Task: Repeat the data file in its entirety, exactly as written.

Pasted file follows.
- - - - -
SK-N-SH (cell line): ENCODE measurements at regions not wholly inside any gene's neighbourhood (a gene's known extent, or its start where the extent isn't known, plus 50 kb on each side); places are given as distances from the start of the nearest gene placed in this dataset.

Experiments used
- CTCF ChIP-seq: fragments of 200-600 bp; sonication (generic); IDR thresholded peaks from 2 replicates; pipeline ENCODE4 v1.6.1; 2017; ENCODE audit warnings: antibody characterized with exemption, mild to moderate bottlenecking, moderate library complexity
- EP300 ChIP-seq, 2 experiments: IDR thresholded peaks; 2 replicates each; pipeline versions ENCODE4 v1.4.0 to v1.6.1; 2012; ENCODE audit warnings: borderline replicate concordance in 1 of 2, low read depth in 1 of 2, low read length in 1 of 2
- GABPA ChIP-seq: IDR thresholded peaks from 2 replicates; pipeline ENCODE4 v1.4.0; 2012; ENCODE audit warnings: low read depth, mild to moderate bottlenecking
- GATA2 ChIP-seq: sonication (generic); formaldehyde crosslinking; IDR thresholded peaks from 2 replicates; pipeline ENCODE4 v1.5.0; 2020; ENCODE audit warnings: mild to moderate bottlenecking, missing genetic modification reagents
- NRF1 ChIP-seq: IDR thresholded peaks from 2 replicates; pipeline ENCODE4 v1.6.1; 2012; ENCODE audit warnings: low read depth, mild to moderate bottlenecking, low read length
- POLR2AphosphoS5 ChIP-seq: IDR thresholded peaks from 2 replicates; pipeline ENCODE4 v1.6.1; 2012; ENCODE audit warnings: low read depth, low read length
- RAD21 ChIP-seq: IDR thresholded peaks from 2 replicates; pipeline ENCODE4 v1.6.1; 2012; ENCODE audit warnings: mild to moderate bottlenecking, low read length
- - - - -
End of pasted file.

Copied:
SK-N-SH (cell line): ENCODE measurements at regions not wholly inside any gene's neighbourhood (a gene's known extent, or its start where the extent isn't known, plus 50 kb on each side); places are given as distances from the start of the nearest gene placed in this dataset.

Experiments used
- CTCF ChIP-seq: fragments of 200-600 bp; sonication (generic); IDR thresholded peaks from 2 replicates; pipeline ENCODE4 v1.6.1; 2017; ENCODE audit warnings: antibody characterized with exemption, mild to moderate bottlenecking, moderate library complexity
- EP300 ChIP-seq, 2 experiments: IDR thresholded peaks; 2 replicates each; pipeline versions ENCODE4 v1.4.0 to v1.6.1; 2012; ENCODE audit warnings: borderline replicate concordance in 1 of 2, low read depth in 1 of 2, low read length in 1 of 2
- GABPA ChIP-seq: IDR thresholded peaks from 2 replicates; pipeline ENCODE4 v1.4.0; 2012; ENCODE audit warnings: low read depth, mild to moderate bottlenecking
- GATA2 ChIP-seq: sonication (generic); formaldehyde crosslinking; IDR thresholded peaks from 2 replicates; pipeline ENCODE4 v1.5.0; 2020; ENCODE audit warnings: mild to moderate bottlenecking, missing genetic modification reagents
- NRF1 ChIP-seq: IDR thresholded peaks from 2 replicates; pipeline ENCODE4 v1.6.1; 2012; ENCODE audit warnings: low read depth, mild to moderate bottlenecking, low read length
- POLR2AphosphoS5 ChIP-seq: IDR thresholded peaks from 2 replicates; pipeline ENCODE4 v1.6.1; 2012; ENCODE audit warnings: low read depth, low read length
- RAD21 ChIP-seq: IDR thresholded peaks from 2 replicates; pipeline ENCODE4 v1.6.1; 2012; ENCODE audit warnings: mild to moderate bottlenecking, low read length